Another source of inefficiency is wasted time. With materials, for example, it’s all about making sure the right materials are available at the right time. You have to build good, long-term relationships with suppliers. Another common time waster is moving products or materials around unnecessarily. Streamlining processes is of course a way to make your business more efficient, but it can also be something so simple as improving the layout of the factory floor. It’s not only on the factory floor optimisations can be made. With back office processes it’s all about how information is stored and handled. Nick Brandwood, manufacturing adviser at the Manufacturing Advisory Service North West, says there are some common themes that small manufacturers face. He says inefficiencies derive from a company not having a production schedule.


However, innovation costs. In order to optimise and innovate manufacturers need to be able to invest in R&D, free up working capital to invest and find suitable financial solutions to enable this.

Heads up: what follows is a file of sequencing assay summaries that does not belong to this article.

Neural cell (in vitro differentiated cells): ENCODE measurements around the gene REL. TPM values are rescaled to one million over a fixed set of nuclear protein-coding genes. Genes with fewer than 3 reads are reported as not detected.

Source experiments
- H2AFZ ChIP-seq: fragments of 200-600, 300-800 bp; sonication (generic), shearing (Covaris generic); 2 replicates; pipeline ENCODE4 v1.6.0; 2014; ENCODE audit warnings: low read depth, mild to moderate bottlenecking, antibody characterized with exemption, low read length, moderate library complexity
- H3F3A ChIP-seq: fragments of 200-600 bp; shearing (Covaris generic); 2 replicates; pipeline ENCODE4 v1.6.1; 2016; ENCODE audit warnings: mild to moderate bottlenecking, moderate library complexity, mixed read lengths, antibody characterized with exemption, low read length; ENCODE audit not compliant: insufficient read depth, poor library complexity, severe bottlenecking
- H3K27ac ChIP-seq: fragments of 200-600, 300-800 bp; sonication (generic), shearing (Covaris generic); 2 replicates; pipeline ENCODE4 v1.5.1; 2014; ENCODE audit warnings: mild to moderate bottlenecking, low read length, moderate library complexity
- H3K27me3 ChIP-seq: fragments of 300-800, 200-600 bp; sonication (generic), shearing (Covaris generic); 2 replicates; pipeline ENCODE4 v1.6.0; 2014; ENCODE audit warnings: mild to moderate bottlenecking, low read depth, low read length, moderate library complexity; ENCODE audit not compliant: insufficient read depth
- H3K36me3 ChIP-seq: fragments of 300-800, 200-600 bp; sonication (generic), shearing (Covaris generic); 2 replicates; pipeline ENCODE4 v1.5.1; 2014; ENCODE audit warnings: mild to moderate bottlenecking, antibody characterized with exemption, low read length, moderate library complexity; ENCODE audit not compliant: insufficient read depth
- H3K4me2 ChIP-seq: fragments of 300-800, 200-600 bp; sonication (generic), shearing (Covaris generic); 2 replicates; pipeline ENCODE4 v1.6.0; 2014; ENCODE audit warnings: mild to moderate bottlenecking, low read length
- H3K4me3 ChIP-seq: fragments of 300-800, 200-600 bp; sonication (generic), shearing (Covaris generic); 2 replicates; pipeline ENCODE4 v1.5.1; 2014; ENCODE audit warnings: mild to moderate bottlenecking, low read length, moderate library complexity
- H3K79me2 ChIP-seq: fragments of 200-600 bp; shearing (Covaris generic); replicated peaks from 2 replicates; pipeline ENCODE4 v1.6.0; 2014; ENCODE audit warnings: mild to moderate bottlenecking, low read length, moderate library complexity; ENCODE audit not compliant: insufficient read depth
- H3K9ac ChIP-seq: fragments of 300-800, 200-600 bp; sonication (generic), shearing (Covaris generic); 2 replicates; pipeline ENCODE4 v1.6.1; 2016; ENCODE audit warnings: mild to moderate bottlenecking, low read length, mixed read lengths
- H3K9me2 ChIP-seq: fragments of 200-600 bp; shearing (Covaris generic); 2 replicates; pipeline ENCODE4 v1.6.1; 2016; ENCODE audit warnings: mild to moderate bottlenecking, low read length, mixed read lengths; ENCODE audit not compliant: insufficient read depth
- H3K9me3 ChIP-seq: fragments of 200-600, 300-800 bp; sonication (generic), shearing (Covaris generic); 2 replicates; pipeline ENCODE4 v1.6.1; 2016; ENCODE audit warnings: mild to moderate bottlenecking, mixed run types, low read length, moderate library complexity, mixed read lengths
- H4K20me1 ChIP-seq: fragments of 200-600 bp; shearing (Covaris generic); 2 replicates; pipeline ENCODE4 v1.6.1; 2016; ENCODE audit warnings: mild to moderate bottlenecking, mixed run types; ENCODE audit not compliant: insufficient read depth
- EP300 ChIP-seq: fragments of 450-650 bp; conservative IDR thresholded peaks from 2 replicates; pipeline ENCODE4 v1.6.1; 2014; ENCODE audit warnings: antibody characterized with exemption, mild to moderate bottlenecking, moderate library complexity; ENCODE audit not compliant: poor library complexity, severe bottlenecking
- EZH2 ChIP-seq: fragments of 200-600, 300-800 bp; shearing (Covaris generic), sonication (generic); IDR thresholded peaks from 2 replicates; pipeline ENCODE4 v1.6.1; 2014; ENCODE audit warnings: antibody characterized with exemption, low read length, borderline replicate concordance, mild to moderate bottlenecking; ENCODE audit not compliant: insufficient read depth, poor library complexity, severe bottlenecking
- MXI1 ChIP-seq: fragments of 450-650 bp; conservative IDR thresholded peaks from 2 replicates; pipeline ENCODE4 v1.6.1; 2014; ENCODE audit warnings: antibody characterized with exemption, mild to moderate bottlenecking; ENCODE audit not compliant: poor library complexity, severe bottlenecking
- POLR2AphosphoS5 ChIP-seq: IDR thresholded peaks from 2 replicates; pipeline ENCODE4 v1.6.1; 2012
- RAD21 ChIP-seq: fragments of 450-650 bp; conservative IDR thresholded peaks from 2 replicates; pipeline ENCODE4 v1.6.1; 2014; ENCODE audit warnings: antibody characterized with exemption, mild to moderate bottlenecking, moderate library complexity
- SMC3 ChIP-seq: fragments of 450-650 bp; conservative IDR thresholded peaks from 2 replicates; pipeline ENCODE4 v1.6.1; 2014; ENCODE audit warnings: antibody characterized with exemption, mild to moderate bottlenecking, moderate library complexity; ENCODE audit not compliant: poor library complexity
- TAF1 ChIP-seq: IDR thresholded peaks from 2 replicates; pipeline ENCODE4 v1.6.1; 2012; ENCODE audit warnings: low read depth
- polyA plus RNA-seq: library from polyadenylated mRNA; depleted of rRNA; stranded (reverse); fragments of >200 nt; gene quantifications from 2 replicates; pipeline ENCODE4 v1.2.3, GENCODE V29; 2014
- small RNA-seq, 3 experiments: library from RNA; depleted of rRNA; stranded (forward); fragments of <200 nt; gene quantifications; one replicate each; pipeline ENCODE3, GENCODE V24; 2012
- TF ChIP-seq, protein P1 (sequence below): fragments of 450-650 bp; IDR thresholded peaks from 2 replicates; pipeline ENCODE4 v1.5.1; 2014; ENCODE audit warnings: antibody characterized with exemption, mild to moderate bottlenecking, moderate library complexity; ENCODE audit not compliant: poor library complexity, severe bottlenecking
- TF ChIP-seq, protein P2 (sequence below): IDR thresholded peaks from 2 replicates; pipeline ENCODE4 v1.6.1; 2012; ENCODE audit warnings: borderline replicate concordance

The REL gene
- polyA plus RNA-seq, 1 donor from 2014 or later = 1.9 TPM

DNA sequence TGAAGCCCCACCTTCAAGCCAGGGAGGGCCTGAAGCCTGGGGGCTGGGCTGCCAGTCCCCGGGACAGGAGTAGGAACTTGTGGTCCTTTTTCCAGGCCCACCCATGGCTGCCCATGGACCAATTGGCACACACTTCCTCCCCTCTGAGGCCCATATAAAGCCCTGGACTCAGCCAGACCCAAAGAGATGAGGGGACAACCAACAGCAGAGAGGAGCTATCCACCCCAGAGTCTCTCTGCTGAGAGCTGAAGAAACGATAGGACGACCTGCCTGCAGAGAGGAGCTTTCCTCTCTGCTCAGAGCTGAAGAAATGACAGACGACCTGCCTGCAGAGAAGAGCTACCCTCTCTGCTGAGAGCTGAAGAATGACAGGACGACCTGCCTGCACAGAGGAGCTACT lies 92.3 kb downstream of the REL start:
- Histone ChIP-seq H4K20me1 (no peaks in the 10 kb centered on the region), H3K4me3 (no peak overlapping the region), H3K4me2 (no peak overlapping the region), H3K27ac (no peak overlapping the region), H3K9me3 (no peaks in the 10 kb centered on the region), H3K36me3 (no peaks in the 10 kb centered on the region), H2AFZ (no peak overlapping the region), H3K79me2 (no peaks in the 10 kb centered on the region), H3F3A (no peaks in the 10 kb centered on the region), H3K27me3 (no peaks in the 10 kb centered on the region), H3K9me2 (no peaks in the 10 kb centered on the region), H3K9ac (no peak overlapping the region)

One of the key challenges outlined in the EEF’s Finance for Growth is “poor access to external finance for SMEs. The availability, cost, terms and conditions on external finance for SMEs remain tight compared with other firms and countries.” Manufacturers were least likely to approach their bank for lending out of all SME sectors. However, manufacturing businesses have responded by being the UK sector with second highest awareness of alternative means of business lending. Furthermore, 21% of small and medium manufacturing companies surveyed in Nesta's 2014 Alternative Finance report had used or were using 'alternative finance' - the highest of any sector. 

Stay tuned for our next article where we highlight the working capital challenges - and solutions - for manufacturers.

Written on in Business Insights